why does theoretical probability not align with practice?


For example, when I flip a coin, I have a 1/2 chance of getting head, and the same chance at getting tails. With that theory, if I toss a coin 50 times, I should get 25 heads, and 25 tails.


However, I did 3 rounds of 50 coin flips, with results of:

1. 28 heads, 22 tails
2. 27 heads, 23 tails
3. 27 heads, 23 tails.

I assumed that perhaps the coins weren’t “true”. Maybe the sides are waited different, maybe I tossed with different height/force each time. So I went virtual, and switched to having a computer roll a dice.


I should have a 1/6 chance at rolling a number between 1-6. So 60 rolls, should have each number come up 10 times. But in practice my results were:

1. 14
2. 9
3. 8
4. 13
5. 6
6. 10

So how come practice/reality, doesn’t align with theory, even when we take human error out of the equation?

In: 34

There really isn’t any reason we should expect the results to exactly match the probability, because the probability addresses *each individual roll* and the individual rolls don’t care about the other rolls…in other words, the rolls don’t “know” that they’re “supposed to” work out to 1/6 overall.

It’s a matter of scale. The more you repeat the same experiment, the closer to the true distribution you get. Keep flipping that coin. Do it 1000 times. Then, ask yourself (other than “is this good for my wrist”), has the distribution of heads/tails converged over the sequence. It’s the same with the dice

Probability/Statistics-wise you are using a very low sample set.

Over a set of say 100,000,000 the numbers will be closer to 50/50 (most likely).

Probability is a matter of chance though. It doesn’t dictate results. The coin has a ~50% chance of either heads or tails, for each toss. None of the tosses are linked. The results of a prior toss do not effect the chances of subsequent tosses. It is also possible that you could throw 32 tails in a row. It’s a 1 in 4,294,967,296 chance though. The more throws the smaller that chance gets.

Maybe at the exact same time I was also conducting 3 rounds of 50 coin flips and got the exact opposite results!

Also it might just be a matter of sample size. 50 flips is a lot, but maybe you should try 100 or even 1 thousand. I suspect the more you do it, the closer it is going to get to theoretical probability.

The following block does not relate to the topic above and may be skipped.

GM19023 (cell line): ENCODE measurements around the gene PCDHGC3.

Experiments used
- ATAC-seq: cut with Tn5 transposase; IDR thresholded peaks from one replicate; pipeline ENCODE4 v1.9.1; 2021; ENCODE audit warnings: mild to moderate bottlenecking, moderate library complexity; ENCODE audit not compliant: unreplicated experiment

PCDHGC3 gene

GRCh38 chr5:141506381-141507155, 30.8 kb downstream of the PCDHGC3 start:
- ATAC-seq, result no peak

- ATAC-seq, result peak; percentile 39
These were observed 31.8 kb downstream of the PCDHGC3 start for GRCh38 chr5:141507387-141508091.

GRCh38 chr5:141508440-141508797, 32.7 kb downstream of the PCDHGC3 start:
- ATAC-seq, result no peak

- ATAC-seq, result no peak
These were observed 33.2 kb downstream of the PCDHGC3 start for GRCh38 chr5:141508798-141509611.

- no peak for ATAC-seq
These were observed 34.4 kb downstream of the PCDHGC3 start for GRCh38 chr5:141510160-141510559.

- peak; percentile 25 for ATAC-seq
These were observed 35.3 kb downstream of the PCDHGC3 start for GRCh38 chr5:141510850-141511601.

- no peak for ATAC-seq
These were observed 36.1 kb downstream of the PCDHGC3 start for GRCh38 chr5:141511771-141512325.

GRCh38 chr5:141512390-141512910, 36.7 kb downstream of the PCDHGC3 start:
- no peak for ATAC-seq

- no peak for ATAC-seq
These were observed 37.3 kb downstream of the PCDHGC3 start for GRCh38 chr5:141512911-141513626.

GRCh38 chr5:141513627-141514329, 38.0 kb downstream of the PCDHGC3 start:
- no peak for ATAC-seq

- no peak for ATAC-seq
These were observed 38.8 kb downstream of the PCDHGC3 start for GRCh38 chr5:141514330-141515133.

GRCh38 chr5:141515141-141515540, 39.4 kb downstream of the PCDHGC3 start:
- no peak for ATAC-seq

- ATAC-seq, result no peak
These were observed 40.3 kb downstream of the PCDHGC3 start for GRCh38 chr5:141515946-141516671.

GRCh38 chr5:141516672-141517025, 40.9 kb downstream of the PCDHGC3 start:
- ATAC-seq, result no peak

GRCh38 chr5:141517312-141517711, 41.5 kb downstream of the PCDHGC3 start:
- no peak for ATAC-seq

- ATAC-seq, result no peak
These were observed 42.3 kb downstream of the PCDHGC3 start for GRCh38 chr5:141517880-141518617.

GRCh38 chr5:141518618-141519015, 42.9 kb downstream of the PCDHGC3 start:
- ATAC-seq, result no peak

>I should get 25 head, and 25 tails.

No, you “should” not, since that’s implying that the many other reasonable outcomes, like 24h 26t or 26h 24t are *impossible outcomes*. They clearly aren’t, it’s just that 25h 25t is the most *probable outcome* and that’s a completely different thing.

In this case it happens because the sample size you’ve investigated is still quite small, especially compared to infinity! According to probability theorems and inequalities like the [Law of Large Numbers](https://en.m.wikipedia.org/wiki/Law_of_large_numbers), the [Glivenko–Cantelli theorem](https://en.m.wikipedia.org/wiki/Glivenko%E2%80%93Cantelli_theorem) and the [Dvoretzky–Kiefer–Wolfowitz–Massart inequality](https://en.m.wikipedia.org/wiki/Dvoretzky%E2%80%93Kiefer%E2%80%93Wolfowitz_inequality) we do have correspondence between the theoretical probability and the observed or empirical probability as the sample size goes to infinity. We also know how the difference between them “behaves along the way” as the sample size goes towards infinity.

Let us take the weak form of the [Law of Large Numbers](https://en.m.wikipedia.org/wiki/Law_of_large_numbers) that’s basically saying that you can get arbitrarily close to the 50/50 proportion you’re expecting in the coin toss case with a “large enough” sample size. Or a bit more precise, you can almost certainly get within a small distance from the true proportion 50/50 as the sample size goes to infinity, for arbitrarily small distances larger than zero.

In summary, we “know” that we’re getting close to the ground truth, that is the theoretical probability, as the sample size increases and we “know” that we’d get to the ground truth exactly if we could take an infinitely large sample (which we can’t in reality but that’s beside the point). This is true in the trivial case of coin flips and sample proportions but some of these guarantees don’t hold in more complicated situations.